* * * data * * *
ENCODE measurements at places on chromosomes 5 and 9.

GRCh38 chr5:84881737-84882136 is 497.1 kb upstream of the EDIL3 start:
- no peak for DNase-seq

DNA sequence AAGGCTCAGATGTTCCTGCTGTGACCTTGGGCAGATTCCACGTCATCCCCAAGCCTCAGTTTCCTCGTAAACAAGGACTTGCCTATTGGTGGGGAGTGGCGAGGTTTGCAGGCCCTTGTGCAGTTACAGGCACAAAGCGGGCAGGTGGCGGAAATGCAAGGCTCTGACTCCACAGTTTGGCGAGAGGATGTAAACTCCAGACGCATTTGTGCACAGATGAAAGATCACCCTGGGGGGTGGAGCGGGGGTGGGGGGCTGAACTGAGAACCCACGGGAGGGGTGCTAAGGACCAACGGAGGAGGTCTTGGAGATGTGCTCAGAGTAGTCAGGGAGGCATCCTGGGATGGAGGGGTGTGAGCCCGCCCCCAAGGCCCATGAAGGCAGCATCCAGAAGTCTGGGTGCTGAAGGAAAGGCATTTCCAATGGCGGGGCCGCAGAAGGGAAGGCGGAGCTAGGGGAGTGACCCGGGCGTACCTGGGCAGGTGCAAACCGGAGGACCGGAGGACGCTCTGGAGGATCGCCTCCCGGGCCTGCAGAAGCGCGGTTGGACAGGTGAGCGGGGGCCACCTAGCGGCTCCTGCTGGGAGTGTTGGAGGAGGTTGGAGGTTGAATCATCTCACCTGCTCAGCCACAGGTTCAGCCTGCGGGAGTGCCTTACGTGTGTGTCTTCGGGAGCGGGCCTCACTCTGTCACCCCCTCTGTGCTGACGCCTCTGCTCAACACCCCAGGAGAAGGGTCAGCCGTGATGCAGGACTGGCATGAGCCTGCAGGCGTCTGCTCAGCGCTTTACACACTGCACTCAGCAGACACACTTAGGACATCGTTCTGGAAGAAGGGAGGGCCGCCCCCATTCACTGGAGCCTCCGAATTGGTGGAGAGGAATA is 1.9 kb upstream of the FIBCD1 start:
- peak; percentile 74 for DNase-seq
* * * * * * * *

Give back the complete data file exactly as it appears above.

ENCODE measurements at places on chromosomes 5 and 9.

GRCh38 chr5:84881737-84882136 is 497.1 kb upstream of the EDIL3 start:
- no peak for DNase-seq

DNA sequence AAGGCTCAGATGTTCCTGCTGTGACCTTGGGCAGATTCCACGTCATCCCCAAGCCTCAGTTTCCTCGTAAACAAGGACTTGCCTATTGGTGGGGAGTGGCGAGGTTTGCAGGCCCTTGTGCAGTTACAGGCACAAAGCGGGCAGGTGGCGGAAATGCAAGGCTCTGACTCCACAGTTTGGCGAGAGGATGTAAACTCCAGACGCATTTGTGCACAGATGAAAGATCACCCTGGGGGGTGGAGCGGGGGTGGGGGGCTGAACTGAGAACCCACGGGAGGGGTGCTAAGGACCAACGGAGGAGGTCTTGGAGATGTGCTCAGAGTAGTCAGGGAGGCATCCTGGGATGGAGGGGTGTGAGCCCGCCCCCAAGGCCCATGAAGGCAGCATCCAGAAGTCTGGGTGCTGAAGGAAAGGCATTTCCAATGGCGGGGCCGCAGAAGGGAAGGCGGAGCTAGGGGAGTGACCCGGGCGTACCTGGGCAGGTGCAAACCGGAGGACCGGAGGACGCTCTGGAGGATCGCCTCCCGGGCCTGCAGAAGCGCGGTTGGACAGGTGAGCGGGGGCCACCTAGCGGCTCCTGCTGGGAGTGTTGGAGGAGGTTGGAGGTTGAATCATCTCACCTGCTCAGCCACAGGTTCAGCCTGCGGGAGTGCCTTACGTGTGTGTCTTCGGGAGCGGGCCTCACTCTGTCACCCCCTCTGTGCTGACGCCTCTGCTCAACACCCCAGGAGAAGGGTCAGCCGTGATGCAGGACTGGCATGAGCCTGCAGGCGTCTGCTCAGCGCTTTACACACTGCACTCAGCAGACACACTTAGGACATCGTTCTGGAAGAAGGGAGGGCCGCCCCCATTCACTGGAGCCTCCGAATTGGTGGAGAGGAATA is 1.9 kb upstream of the FIBCD1 start:
- peak; percentile 74 for DNase-seq